And the student is lucky enough to find that teacher, he may not realise it at first. All he may see initially is the struggle and the feeling that he just want to give up the fight. But if he stays around long enough, he may finally realise the profound compassion and effort made by the teacher. The gratitude felt would be enormous that the student would not hesitate to lay down his life for his teacher... just like how Luangta had expressed about his teacher, Luang Phor Mun.

An article appeared on a paper that I want to share with the readers:

Article below written by KEE HUA CHEE

Original article published in The Star paper (Malaysian paper) on Saturday, 9 January 2010 in conjuction with Ajahn Sumedho's visit to Malaysia.

For more information, visit


Ajahn Sumedho aka Robert Jackman remembers his guru and his own novice days.

From the navy to the monastery, from an American city to the forests of Thailand — the trajectory of Ajahn Sumedho’s life is interesting, to say the least.

Born Robert Jackman in Seattle, Washington in 1934, Ajahn (a Thai honorific title for “teacher”) Sumedho served four years in the US Navy as a medic. He also served in Sabah for two years in the Peace Corps in the early 60s.

However, despite being a Buddhist for over four decades and a highly regarded monk at that, Ajahn Sumedho still looks like a Mat Salleh in monk costume. Of course, this could be because we are so familiar with the traditional image of monks as Asians.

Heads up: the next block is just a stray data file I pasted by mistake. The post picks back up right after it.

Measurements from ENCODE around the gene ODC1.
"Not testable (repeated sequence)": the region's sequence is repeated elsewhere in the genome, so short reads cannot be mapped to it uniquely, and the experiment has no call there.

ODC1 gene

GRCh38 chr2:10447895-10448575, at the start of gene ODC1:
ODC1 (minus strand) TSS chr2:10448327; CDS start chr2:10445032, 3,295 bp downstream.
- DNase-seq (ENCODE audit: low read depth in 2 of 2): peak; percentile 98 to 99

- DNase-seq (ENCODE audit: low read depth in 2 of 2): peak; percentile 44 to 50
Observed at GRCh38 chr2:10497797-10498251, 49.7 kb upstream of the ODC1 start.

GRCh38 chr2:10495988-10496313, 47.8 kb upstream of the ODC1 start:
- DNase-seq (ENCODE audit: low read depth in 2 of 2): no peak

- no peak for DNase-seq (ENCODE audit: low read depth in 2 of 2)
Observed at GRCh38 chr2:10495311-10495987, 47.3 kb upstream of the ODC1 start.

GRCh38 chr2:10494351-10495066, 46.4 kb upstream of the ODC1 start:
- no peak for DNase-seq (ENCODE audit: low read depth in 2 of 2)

Even so, Ajahn Sumedho recalls how wearing the robes irked him when he was a novice monk in Nongkhai in northeast Thailand back in 1966.

“We had to wear three robes on our morning alms, and I used to complain as we were hot and clammy by the time we returned to the monastery,” says the affable abbot of Amaravati Monastery in Hertfordshire, England.

“The robes were dyed with a natural jackfruit dye, and the mixture of sweat and jackfruit dye smelt terrible. Life seemed to centre on robes, washing and mending them. I protested as I wanted to meditate.

“I also refused to wash the feet of senior monks. As an American, I was raised on egalitarian ideals, and washing another man’s feet seemed outrageous. When I left Nongkhai to join Ajahn Chah, 30 monks would rush to wash his feet after he returned from trudging barefoot through paddy fields and dirt tracks.

“Not me. I thought it was stupid and boosting Ajahn Chah’s ego,” he recalls.